Fiber Optics, But… Wetter? | Hackaday

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Fiber optics are a great way to transfer huge quantity of data at lightning speed. Thanks to the property of total internal reflection, which allows light to flow through a glass fiber like fluid through a pipe, they can be used for communications at long distances and form the backbone of modern communication networks. However, water is also able to pull off the total internal reflection party trick, and [Mike Kohn] decided to see if it could be used as a communication medium, too.

The experimental setup consists of an ATTiny85 that receives signals over its serial port, and outputs the received bits by flashing an LED. This LED is attached to a plastic tube filled with water. On the receiving end, another ATTiny85 reads the voltage level of a photodiode placed in the other end of the tube. When the ADC detects voltage over a certain level, it toggles a pin connected to the serial RX pin.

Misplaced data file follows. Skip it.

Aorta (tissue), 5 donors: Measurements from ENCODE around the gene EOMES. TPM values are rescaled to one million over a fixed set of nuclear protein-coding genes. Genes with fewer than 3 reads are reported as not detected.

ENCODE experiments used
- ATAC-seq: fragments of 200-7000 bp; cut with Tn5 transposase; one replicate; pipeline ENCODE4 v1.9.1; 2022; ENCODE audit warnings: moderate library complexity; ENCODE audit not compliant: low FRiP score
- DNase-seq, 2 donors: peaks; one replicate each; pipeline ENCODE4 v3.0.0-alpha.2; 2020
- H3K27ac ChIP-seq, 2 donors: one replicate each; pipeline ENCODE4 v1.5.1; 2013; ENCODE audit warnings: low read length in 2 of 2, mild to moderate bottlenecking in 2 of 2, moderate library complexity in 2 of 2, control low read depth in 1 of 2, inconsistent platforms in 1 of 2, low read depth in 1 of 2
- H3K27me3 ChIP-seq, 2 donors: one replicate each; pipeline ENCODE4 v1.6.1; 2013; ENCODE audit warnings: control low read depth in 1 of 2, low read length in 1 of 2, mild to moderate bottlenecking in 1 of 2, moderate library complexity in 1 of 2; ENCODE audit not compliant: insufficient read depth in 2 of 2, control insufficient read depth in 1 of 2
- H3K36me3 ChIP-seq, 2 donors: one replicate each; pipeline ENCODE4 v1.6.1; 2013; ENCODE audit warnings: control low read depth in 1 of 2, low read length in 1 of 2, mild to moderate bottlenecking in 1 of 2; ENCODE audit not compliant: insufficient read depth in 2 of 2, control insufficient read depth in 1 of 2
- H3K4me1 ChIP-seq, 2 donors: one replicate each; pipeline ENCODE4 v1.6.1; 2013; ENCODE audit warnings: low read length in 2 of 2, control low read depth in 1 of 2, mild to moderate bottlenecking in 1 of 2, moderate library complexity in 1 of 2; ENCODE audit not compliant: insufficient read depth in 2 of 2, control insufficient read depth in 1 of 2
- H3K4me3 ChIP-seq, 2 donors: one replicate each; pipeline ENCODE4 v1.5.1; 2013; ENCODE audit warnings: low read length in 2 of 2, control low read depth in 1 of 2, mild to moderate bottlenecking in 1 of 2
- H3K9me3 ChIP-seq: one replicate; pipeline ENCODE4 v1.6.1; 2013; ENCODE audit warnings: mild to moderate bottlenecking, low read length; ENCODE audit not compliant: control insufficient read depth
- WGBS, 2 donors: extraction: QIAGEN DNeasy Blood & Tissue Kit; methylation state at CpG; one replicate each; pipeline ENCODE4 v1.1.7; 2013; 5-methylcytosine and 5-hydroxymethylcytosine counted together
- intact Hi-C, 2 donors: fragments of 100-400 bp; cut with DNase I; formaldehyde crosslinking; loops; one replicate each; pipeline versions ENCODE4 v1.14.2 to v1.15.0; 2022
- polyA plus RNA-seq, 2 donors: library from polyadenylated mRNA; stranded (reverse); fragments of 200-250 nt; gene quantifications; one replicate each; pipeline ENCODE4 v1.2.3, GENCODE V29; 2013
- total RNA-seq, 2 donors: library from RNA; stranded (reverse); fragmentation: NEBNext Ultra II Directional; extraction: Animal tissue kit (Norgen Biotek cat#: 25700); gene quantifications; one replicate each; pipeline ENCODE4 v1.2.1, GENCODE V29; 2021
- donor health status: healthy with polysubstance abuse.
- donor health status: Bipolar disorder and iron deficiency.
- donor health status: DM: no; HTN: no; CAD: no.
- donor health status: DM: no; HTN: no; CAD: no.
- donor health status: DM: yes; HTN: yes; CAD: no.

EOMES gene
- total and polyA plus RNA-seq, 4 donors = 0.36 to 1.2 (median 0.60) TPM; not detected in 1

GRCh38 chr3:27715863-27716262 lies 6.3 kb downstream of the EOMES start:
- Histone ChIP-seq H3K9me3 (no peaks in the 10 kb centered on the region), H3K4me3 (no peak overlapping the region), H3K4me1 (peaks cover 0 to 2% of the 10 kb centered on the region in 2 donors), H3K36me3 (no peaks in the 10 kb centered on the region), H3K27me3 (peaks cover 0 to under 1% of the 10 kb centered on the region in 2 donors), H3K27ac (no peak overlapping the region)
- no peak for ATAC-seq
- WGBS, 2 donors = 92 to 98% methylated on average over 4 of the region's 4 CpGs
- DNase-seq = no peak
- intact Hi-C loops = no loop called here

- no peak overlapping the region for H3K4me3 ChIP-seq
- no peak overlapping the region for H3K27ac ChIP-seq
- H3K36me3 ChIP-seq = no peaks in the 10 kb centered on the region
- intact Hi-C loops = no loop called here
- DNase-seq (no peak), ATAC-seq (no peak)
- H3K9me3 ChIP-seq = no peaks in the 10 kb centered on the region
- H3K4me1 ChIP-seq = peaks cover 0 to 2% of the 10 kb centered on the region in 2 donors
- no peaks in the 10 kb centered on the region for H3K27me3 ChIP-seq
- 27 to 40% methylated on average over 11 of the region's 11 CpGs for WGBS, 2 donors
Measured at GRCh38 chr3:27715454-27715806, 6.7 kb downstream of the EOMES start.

Hooking the setup to a pair of terminals, [Mike] was able to successfully transmit 9600 baud serial data through a tube full of water with just an LED and a small microcontroller. To verify the success, he ran the test again with an air-filled tube instead, which failed. In doing so, he proved that the water was doing the work.

We’ve seen other optical data hacks, too – like this awesome laser ethernet build. Video after the break.

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